3. In special ground 7, error is assigned upon an instruction "that one item of damage that is recoverable on account of injury to the person where there is liability is a reasonable value of the lost earnings due to such injury prior to the date of trial." And in special ground 8, the movants complain that the court erred in charging: "If the jury should find that the plaintiff has suffered injury to his person which will incapacitate him or reduce his earning capacity for a time extending into the future, the jury will determine the diminution of the capacity to earn money, for how long that loss or diminution will continue and the reasonable value of such lost earnings." It is pointed out that there was no evidence that the plaintiff had suffered any loss of earnings, and that this was not an issue in the case.
The evidence showed that the plaintiff lost one day's time from his work on the date of his injury and was not paid for the time lost, but the record is silent as to the amount of the plaintiff's earnings at any time. While proof was made of the plaintiff's impaired capacity or ability to labor as a result of his pain and suffering, there was no evidence from which the plaintiff's loss of earning capacity could be determined or estimated. The charges complained of were unauthorized by the evidence and were prejudicial to the defendants.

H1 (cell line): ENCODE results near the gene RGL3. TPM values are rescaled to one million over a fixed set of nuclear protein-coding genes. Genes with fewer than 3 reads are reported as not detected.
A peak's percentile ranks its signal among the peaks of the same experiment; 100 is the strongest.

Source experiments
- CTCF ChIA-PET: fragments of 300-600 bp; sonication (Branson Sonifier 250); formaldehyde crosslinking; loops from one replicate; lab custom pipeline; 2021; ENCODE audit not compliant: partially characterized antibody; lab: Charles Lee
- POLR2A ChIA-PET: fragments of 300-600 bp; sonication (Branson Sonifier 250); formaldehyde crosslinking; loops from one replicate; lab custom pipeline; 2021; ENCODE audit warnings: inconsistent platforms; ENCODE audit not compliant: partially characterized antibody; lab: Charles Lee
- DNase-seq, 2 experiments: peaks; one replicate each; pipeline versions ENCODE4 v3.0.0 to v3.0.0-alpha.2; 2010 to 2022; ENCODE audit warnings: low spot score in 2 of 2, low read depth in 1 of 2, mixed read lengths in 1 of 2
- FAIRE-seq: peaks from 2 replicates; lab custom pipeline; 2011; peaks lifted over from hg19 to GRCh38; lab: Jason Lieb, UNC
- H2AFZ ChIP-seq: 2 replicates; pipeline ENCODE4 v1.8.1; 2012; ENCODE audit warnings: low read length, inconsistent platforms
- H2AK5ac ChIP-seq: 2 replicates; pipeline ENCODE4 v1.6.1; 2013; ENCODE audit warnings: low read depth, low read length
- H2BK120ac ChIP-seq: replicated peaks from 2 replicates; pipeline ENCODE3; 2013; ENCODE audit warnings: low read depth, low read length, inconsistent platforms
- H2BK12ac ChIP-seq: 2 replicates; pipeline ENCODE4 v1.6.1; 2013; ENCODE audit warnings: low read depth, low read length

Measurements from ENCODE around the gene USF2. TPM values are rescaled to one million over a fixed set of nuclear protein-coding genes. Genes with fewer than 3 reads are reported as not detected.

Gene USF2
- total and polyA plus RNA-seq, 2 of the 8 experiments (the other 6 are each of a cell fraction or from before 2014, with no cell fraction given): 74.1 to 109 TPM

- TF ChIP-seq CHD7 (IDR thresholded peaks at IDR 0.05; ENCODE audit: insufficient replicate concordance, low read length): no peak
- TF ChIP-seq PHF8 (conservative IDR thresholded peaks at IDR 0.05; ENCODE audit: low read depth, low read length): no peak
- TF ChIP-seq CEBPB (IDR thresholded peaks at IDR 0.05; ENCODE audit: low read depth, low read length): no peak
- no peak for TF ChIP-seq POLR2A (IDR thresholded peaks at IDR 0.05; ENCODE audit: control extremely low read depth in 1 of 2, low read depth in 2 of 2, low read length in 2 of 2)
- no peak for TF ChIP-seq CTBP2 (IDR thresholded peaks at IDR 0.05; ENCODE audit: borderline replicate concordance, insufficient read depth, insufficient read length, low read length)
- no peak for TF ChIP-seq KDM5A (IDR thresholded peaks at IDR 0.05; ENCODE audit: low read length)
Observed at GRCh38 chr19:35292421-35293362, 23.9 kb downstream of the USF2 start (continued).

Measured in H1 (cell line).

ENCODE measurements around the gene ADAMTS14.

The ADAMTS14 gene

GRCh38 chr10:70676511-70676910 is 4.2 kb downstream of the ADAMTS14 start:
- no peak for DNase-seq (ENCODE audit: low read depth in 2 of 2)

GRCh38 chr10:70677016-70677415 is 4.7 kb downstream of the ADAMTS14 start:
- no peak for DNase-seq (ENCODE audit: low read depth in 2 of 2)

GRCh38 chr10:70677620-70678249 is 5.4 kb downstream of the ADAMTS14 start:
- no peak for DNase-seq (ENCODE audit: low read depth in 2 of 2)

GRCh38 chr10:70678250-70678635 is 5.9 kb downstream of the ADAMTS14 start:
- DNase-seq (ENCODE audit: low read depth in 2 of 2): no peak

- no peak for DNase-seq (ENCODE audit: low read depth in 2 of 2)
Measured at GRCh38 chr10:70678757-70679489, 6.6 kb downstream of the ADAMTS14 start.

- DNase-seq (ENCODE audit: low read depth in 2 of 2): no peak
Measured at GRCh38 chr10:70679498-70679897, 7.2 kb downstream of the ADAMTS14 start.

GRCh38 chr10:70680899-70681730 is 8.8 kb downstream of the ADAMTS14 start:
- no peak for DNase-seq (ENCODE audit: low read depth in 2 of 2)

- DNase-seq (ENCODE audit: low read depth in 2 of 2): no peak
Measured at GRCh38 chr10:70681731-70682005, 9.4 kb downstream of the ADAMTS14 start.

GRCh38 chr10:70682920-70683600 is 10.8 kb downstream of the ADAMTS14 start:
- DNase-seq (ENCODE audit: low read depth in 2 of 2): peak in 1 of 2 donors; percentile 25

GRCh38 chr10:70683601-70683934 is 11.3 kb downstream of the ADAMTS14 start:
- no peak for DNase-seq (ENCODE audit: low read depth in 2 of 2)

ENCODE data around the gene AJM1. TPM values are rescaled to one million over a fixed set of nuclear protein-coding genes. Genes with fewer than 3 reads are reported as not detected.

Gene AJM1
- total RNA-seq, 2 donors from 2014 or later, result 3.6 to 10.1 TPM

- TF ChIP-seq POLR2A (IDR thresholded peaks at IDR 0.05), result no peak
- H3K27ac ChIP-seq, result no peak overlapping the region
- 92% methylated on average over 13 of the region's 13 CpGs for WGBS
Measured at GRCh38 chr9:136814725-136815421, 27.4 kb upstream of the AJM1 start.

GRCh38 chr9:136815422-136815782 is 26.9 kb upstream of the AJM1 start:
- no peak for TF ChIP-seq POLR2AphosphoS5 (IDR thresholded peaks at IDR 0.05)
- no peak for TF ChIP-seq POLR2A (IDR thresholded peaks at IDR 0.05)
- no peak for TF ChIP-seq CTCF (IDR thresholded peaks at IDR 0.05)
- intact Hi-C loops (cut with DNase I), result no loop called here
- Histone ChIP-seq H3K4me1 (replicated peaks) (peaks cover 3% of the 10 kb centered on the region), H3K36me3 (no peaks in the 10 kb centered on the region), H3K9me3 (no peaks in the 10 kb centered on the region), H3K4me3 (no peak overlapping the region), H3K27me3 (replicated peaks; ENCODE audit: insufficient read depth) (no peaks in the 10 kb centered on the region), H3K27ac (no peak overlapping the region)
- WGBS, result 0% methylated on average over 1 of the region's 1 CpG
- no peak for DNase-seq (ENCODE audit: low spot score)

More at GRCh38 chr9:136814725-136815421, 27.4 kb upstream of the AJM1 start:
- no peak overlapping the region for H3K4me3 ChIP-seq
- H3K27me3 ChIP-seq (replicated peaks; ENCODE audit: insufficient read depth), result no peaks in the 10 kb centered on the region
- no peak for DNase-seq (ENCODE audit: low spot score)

An almost identical charge was held to be reversible error for the same reason in Railway Express Agency v. Mathis, 83 Ga. App. 415 (63 S. E. 2d 921). Also see Atlanta Coca-Cola Bottling Co. v. Deal, 66 Ga. App. 211 (17 S. E. 2d 592); Berry v. Jowers, 59 Ga. App. 24 (200 S. E. 195), and the authorities there cited.
The court erred in denying the motion for a new trial.
Judgment reversed. Felton, C. J., and Quillian, J., concur.
Gower & McCormick, contra.
Wright & Reddick, for plaintiffs in error.
DECIDED OCTOBER 14, 1954.
Saturday May 23 03:45 EDT